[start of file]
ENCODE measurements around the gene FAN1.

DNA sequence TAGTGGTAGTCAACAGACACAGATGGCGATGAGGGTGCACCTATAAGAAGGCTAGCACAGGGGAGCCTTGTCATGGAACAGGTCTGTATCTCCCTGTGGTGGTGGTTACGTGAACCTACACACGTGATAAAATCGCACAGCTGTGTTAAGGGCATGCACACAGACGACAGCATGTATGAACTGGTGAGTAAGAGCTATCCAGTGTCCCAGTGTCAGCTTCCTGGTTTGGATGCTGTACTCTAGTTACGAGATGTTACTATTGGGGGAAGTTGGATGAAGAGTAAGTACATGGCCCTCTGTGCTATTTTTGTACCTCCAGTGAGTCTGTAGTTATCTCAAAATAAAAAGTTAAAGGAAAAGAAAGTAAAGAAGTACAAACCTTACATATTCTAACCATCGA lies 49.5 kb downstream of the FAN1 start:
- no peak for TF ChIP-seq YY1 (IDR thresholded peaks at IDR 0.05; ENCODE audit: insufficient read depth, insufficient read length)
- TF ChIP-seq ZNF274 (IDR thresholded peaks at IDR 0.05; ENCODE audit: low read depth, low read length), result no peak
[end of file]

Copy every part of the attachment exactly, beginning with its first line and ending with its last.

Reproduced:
ENCODE measurements around the gene FAN1.

DNA sequence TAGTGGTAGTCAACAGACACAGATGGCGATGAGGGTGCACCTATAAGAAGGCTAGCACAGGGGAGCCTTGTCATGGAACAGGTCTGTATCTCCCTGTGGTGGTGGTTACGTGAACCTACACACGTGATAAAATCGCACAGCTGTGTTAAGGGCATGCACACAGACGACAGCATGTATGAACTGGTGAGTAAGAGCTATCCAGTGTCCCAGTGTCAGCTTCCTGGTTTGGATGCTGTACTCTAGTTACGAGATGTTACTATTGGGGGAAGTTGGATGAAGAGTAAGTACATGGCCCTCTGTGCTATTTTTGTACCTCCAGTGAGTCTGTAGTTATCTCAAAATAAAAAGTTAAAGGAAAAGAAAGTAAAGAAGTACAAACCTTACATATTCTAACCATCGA lies 49.5 kb downstream of the FAN1 start:
- no peak for TF ChIP-seq YY1 (IDR thresholded peaks at IDR 0.05; ENCODE audit: insufficient read depth, insufficient read length)
- TF ChIP-seq ZNF274 (IDR thresholded peaks at IDR 0.05; ENCODE audit: low read depth, low read length), result no peak